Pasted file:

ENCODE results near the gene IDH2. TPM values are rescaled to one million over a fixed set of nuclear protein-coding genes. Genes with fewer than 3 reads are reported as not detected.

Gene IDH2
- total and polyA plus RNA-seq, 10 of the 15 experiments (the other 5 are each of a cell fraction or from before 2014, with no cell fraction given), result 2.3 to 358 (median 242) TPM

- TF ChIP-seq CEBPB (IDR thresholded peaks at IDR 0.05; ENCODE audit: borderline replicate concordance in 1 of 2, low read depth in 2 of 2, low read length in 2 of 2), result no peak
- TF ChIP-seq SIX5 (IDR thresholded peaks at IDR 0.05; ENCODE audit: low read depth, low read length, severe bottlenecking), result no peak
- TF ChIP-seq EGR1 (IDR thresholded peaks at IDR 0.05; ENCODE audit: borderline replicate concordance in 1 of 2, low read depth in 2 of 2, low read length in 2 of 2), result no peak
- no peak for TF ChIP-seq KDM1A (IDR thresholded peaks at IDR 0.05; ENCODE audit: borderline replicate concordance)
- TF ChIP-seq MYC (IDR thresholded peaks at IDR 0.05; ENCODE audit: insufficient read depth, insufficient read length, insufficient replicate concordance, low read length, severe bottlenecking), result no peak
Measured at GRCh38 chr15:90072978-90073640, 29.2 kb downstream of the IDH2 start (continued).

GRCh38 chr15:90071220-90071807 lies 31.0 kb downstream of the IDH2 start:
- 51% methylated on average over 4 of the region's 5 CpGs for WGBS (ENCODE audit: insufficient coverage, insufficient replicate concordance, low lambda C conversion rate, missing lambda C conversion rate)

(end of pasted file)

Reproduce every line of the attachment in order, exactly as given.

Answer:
ENCODE results near the gene IDH2. TPM values are rescaled to one million over a fixed set of nuclear protein-coding genes. Genes with fewer than 3 reads are reported as not detected.

Gene IDH2
- total and polyA plus RNA-seq, 10 of the 15 experiments (the other 5 are each of a cell fraction or from before 2014, with no cell fraction given), result 2.3 to 358 (median 242) TPM

- TF ChIP-seq CEBPB (IDR thresholded peaks at IDR 0.05; ENCODE audit: borderline replicate concordance in 1 of 2, low read depth in 2 of 2, low read length in 2 of 2), result no peak
- TF ChIP-seq SIX5 (IDR thresholded peaks at IDR 0.05; ENCODE audit: low read depth, low read length, severe bottlenecking), result no peak
- TF ChIP-seq EGR1 (IDR thresholded peaks at IDR 0.05; ENCODE audit: borderline replicate concordance in 1 of 2, low read depth in 2 of 2, low read length in 2 of 2), result no peak
- no peak for TF ChIP-seq KDM1A (IDR thresholded peaks at IDR 0.05; ENCODE audit: borderline replicate concordance)
- TF ChIP-seq MYC (IDR thresholded peaks at IDR 0.05; ENCODE audit: insufficient read depth, insufficient read length, insufficient replicate concordance, low read length, severe bottlenecking), result no peak
Measured at GRCh38 chr15:90072978-90073640, 29.2 kb downstream of the IDH2 start (continued).

GRCh38 chr15:90071220-90071807 lies 31.0 kb downstream of the IDH2 start:
- 51% methylated on average over 4 of the region's 5 CpGs for WGBS (ENCODE audit: insufficient coverage, insufficient replicate concordance, low lambda C conversion rate, missing lambda C conversion rate)